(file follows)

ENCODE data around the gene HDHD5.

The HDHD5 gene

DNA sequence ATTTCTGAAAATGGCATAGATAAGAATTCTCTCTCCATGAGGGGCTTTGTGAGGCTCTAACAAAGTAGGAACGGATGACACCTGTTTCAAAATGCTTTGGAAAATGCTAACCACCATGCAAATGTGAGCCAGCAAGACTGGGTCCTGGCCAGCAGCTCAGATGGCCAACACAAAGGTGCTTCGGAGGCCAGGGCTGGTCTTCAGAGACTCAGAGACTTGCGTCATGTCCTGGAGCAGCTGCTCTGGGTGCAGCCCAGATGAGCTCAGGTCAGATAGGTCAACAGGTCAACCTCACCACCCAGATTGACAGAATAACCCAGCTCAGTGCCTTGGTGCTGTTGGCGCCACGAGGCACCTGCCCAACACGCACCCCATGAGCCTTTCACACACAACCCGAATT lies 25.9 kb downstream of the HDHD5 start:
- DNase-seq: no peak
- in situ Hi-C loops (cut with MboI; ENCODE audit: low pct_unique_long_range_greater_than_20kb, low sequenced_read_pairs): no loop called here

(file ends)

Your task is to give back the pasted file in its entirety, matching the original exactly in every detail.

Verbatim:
ENCODE data around the gene HDHD5.

The HDHD5 gene

DNA sequence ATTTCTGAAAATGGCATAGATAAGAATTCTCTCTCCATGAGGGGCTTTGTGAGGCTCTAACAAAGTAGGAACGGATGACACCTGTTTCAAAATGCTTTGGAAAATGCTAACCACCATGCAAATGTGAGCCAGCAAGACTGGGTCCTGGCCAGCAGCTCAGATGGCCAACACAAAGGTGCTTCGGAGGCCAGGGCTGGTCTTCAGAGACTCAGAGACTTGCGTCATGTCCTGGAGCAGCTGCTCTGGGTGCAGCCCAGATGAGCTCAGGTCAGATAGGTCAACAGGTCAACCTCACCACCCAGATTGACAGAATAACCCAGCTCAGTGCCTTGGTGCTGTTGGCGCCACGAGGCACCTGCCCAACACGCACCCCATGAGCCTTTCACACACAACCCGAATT lies 25.9 kb downstream of the HDHD5 start:
- DNase-seq: no peak
- in situ Hi-C loops (cut with MboI; ENCODE audit: low pct_unique_long_range_greater_than_20kb, low sequenced_read_pairs): no loop called here